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Student HMOs can be an excellent property investment strategy for landlords, albeit those with some experience under their belts. Most major cities in the UK have at least one university, while there are plenty of colleges around too. It’s also not a secret that British education is prized by many countries around the world, attracting tens and thousands of overseas student numbers, annually.

So, it goes without saying that student HMO is a successful property strategy that could help you generate a passive income stream with high yields. Provided your HMO property is clean, smart, has good broadband and is within walking distance of a seat of learning, then you’ll pretty much always have it filled during term time.

Running an HMO is not all a bed of roses though and can be hard work as there are hoops to jump through in terms of licensing. The fire safety restrictions are pretty rigorous too. So, to help you decide whether or not an HMO student property is for you, we’ve listed some of the main pros and cons right below.

Pros of an HMO student property

High yields

The reason, most landlords invest in HMO student properties, is that the yields are quite high. It’s not unusual to command a yield of 10% to 12% with a student property compared to a traditional buy-to-let property, where a yield of 6% is usually considered good. Usually, the more students you have, renting a room, the higher the yield.

Basic accommodation

Your property doesn’t have to be luxurious. Provided the furniture is in good shape, the broadband is great and there’s a host of cooking appliances on tap, most students will be satisfied. Throw in a decent pub within walking distance and a corner shop and you’re set.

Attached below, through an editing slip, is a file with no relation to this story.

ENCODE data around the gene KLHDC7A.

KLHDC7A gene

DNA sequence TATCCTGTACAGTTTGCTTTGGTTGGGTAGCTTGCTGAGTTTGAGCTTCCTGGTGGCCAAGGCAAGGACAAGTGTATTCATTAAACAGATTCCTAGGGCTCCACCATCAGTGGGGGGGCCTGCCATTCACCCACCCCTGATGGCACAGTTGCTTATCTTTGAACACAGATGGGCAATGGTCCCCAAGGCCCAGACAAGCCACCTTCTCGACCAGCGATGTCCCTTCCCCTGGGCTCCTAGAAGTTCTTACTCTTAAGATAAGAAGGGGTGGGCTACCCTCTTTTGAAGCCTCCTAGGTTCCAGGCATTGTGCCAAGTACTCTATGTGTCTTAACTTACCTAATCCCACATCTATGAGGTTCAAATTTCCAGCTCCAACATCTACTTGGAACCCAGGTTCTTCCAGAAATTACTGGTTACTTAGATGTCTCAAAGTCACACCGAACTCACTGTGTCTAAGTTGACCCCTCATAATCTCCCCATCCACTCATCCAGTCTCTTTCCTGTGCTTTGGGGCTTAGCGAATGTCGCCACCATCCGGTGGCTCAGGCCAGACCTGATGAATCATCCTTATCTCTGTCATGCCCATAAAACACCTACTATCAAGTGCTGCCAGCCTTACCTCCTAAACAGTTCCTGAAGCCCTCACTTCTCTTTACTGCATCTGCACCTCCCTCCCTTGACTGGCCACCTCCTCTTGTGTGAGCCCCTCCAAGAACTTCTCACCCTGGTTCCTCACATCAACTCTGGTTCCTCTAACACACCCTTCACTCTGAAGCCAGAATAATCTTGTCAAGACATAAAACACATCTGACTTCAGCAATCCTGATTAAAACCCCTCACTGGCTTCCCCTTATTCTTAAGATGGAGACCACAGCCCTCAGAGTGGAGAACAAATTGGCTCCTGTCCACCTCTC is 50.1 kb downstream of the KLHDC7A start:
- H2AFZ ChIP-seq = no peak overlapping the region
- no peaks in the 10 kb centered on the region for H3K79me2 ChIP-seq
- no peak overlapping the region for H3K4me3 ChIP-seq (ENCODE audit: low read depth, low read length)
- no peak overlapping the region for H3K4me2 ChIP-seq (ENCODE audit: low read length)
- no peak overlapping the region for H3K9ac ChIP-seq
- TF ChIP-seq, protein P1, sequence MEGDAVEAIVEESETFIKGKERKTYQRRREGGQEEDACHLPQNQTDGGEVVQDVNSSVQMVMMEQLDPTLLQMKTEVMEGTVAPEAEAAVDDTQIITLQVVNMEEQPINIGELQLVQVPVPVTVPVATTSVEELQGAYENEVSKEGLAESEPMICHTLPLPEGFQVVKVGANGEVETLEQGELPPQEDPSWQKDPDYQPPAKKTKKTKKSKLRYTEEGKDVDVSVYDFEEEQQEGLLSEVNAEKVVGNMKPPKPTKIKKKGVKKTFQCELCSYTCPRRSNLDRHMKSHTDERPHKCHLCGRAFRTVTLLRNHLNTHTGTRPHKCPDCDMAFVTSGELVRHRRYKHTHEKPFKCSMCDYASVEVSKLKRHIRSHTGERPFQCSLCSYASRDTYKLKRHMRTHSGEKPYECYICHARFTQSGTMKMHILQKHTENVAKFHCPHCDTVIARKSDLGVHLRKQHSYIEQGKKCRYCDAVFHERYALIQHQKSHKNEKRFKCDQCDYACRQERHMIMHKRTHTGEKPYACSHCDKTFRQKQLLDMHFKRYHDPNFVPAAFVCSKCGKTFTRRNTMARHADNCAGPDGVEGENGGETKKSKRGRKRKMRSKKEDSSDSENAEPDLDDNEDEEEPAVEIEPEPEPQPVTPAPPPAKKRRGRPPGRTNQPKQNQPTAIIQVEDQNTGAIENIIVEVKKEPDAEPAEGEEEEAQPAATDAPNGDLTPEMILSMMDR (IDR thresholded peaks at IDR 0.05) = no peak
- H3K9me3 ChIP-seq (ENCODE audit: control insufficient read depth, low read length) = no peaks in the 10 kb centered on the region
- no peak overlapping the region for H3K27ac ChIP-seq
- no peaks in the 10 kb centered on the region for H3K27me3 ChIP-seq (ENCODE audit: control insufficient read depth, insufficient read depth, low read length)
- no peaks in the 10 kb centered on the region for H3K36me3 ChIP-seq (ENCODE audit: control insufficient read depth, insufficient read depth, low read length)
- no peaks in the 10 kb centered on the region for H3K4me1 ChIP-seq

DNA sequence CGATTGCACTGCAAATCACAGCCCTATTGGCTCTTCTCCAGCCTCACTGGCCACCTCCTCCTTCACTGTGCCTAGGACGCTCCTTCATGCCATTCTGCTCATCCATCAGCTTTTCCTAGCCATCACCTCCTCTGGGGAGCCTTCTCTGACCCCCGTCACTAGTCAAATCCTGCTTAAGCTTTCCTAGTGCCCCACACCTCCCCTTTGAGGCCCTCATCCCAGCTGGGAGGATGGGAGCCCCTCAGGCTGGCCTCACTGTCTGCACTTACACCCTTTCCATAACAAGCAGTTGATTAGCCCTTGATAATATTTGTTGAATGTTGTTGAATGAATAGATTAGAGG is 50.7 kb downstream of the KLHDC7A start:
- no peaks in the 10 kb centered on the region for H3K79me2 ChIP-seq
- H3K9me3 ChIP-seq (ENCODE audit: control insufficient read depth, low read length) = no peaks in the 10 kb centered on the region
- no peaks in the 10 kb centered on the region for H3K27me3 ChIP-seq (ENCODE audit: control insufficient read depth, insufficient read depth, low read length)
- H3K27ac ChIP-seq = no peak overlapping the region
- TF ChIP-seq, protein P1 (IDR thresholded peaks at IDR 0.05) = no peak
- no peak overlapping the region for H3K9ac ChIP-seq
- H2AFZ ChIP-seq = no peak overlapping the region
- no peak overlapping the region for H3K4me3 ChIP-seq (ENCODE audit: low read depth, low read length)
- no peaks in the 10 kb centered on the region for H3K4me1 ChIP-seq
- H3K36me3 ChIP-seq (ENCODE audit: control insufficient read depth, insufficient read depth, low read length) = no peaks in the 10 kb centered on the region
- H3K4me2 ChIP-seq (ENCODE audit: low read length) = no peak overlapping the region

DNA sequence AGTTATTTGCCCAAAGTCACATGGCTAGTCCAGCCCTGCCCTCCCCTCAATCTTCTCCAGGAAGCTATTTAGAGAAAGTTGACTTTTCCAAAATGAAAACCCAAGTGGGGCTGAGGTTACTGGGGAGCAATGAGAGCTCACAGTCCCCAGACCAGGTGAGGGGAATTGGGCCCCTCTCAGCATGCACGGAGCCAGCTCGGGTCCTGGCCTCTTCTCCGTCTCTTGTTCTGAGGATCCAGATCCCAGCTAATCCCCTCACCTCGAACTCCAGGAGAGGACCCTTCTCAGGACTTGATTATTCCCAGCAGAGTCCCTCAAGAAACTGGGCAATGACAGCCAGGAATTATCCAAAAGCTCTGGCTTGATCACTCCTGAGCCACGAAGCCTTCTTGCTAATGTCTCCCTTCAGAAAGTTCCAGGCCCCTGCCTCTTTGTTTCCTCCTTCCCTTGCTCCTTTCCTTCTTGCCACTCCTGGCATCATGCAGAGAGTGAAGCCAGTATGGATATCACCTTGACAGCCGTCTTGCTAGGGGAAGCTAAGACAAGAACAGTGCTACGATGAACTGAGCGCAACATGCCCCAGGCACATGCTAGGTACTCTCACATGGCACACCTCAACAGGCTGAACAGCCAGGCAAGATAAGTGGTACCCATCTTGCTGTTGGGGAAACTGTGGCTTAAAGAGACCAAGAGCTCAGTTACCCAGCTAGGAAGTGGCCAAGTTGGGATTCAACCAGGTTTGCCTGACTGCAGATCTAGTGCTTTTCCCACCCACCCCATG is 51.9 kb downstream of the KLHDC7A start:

Fewer voids

Students rarely move flat between academic years – they’re too busy studying and are usually just glad they’ve found somewhere decent to live with their mates. There is the summer to think about but you’ll find that many students will pay a reduced rent over those months to keep their belongings in one place while they go off travelling or working abroad.

Cons of an HMO student property

Buying furniture

Unlike with family lets, you can’t expect students to have their own furniture, especially if this is their first time away from home. So, be prepared to buy beds, desks, bedside tables etc. in bulk. Then you’ll have to fit out the kitchen, buy a sofa (if you have a living room) and pay for a TV, dining table etc.

Replacing furniture

You can bet that furniture will get pretty well worn over a few years of student use. So, be prepared to replace it. You can claim a landlord expense to cover this cost, provided the replacement isn’t an upgraded version of the original i.e. it has to be a ‘like for like’ item. You’ll have to pay for the new items upfront though and claim the money, at the end of the tax year.

Needing guarantors

You’ll often have to ask students for a guarantor to ensure you get your rent. Few students have any savings, but their parents or another family member are usually happy to agree to pay the rent if their offspring can’t that month.

Run a successful student HMO with our help

Here at Sourced Franchise, we have a team of experienced HMO landlords ready to help and guide you every step of the way on your student landlord strategy. We’ll help you manage your property portfolio and keep you up-to-date on landlord legislation to make sure your HMO journey is as smooth as possible. To find out how Sourced Franchise can help you generate an income from HMOs, download your copy of our Sourced Network prospectus.